Leaky toilets are among the last problems you want to encounter in your bathrooms. Not only can a leaky toilet damage indoor property and furnishings, but the leakage can also expose your family to harmful contaminants and raise your water bill. According to the Environmental Protection Agency (EPA), leaks within the typical household can account for 10,000 gallons of water wasted annually, and 10% of households have leaks that lose up to 90 gallons of water every day.
But what happens if your toilet suddenly begins to leak uncontrollably? A look at the potential causes of a toilet leak can point you in the right direction for the most effective solutions.
Toilet Leaking From the Base
Toilet water leaking from the base poses significant property damage risks and can expose your family to harmful bacteria. A professional plumber can accurately pinpoint the source of this issue. If you’ve already cleaned your bathroom and still discover water on the floor, a visible leak from under the fixture confirms a significant problem with the bowl and base. In this case, a plumber can discuss repair options or the need for hardware replacement.
If there’s no visible water around the base, a plumber can inspect the pipeline leading from the wall behind your toilet and examine the water supply valve in that area. Leaks may originate from damage or malfunctions where the water supply line connects with the fixture or due to a faulty water supply valve. Additionally, the plumber will check the wall behind your toilet base for signs of damage. Plumbing issues or damaged pipes behind the wall may be responsible for substantial leakage and floor pooling.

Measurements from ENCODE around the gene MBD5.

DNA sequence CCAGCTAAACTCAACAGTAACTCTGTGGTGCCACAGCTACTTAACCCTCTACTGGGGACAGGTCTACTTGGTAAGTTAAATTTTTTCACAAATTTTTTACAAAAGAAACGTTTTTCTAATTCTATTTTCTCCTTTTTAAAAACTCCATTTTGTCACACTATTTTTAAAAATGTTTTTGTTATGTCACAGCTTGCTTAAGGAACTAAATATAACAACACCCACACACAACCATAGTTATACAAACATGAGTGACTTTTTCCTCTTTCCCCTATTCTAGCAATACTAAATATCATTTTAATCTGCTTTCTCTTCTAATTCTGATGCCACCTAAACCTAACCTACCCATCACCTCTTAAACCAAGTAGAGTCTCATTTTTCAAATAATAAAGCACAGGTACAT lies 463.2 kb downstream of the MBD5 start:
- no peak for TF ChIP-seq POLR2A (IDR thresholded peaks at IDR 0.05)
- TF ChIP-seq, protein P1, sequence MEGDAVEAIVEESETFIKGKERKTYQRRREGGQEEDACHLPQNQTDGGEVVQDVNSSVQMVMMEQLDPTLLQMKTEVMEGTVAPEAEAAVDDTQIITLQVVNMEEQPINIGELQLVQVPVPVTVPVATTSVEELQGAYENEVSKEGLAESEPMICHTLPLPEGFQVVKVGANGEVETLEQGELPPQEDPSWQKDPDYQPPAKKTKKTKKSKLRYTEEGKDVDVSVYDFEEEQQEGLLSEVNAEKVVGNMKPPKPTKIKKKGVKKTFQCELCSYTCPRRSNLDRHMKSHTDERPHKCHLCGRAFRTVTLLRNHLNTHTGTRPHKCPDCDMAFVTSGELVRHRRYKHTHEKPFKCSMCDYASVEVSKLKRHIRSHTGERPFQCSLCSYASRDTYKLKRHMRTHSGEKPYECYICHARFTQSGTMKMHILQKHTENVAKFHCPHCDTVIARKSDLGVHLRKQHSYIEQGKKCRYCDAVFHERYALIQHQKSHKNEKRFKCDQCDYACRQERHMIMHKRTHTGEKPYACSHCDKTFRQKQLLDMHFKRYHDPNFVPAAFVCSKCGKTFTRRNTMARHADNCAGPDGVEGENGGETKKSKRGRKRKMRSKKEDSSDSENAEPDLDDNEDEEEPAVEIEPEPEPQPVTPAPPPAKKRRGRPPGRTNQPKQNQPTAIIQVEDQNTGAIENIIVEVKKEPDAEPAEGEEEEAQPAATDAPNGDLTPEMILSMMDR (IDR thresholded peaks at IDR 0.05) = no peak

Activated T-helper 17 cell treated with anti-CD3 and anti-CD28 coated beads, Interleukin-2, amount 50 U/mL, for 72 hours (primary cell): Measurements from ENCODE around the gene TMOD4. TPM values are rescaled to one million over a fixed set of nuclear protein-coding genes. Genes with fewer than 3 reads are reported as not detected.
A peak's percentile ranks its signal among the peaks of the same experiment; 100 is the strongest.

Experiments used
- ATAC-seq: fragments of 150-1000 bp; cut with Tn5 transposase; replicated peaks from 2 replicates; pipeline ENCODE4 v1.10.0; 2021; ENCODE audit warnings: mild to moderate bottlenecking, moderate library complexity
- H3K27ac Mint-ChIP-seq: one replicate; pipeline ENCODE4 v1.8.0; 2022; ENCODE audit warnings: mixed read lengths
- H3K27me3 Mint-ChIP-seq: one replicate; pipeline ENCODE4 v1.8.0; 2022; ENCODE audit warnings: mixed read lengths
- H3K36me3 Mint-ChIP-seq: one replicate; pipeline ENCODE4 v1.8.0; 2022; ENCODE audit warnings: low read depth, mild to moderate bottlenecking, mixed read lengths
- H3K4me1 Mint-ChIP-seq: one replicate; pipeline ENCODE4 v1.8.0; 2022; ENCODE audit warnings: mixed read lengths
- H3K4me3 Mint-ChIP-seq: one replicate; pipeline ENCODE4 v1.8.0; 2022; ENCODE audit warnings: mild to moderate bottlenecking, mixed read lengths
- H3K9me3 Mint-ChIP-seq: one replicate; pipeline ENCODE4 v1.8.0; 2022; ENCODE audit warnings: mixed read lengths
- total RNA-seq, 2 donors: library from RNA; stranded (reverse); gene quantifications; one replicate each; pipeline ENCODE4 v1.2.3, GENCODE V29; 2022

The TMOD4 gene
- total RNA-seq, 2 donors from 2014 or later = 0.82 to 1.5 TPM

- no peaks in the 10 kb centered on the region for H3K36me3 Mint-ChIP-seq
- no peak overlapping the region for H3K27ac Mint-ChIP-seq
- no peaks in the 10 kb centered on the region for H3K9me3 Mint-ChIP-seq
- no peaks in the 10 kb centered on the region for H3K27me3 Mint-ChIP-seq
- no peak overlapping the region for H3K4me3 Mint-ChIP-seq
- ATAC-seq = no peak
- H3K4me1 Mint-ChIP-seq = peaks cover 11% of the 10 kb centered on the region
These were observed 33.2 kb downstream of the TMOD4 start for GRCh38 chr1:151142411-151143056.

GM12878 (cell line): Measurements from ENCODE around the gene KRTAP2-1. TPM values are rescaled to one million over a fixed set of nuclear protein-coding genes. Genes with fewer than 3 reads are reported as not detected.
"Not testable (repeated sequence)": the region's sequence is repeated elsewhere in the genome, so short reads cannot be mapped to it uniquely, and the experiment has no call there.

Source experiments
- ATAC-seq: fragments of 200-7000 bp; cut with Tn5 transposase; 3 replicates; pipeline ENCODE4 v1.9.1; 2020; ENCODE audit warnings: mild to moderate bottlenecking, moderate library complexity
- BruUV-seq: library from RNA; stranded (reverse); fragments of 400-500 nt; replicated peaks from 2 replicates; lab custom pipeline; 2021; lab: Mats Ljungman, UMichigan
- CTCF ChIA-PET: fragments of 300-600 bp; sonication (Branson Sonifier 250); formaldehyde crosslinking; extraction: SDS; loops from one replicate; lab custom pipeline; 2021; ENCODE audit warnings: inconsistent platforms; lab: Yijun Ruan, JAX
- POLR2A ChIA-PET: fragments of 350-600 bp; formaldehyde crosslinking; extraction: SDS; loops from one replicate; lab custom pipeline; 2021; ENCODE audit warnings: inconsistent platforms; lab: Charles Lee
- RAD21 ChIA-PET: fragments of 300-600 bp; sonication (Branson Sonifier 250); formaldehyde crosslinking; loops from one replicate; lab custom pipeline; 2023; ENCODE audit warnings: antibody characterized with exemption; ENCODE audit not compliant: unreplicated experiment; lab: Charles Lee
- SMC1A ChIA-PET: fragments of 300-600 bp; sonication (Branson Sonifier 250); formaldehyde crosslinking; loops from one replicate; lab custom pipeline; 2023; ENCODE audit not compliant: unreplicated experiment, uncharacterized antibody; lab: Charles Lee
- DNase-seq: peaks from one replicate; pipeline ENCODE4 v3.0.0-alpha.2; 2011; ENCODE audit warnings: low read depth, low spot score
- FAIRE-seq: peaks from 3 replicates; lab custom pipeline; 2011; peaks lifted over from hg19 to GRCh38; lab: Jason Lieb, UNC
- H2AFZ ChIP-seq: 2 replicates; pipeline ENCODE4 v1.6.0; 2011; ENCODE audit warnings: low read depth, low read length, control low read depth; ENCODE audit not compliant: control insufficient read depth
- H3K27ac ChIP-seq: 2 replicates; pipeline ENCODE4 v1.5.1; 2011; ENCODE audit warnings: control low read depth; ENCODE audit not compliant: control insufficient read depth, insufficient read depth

Signs of a Leaking Toilet Base
Recognizing a potential toilet leak can be challenging if you’re not a plumber. While a visible puddle upon each flush is a clear indication of a leak, other, less obvious signs should also raise concerns. Experts recommend keeping an eye out for subtler indicators. For instance, you might notice that the floor around your toilet feels soft and spongy, a telltale sign of persistent water damage. Additionally, visual cues such as rotting boards, wrinkled laminate, or cracked grout lines all signify excess moisture in your bathroom.
If your bathroom is located on an upper floor, you might even observe signs of water damage in rooms beneath it, like brown water stains or crumbling drywall on the ceiling. If this is the case, immediate contact with a plumber is crucial to prevent accidents or emergencies. Other signs to be aware of include persistent condensation on the toilet hardware’s exterior, which often indicates a small but continuous leak requiring inspection and repair.
Moreover, a toilet that wobbles or shifts when someone sits on it signifies extensive damage, typically necessitating floor repair or toilet hardware replacement. Finally, if you detect sewage gas coming up from the toilet after flushing, it’s a strong indicator of a leak and pipe damage, prompting the need for a plumber to conduct a video inspection and perform necessary repairs.
Causes of a Leaking Toilet Base
There are several common causes of a leaking toilet base. These causes include loose tee bolts, damaged wax rings, misaligned valves or pipes, or a faulty bowl. Scheduling a diagnosis session with a plumber can identify the exact cause and determine the right course of action.
Loose Tee Bolts
Tee bolts are the fasteners that hold your toilet to the floor. These bolts can wear out over time or due to environmental damage. If they become loose, the wax ring cannot form a watertight seal because the tee bolts are no longer holding the toilet down firmly. A telltale symptom of this occurrence is a toilet that shifts or wobbles when you sit down on it. Fortunately, a plumber can reattach or replace loose connections and bolts. You should not attempt to work on connections yourself as over-tightening these fasteners can crack the porcelain.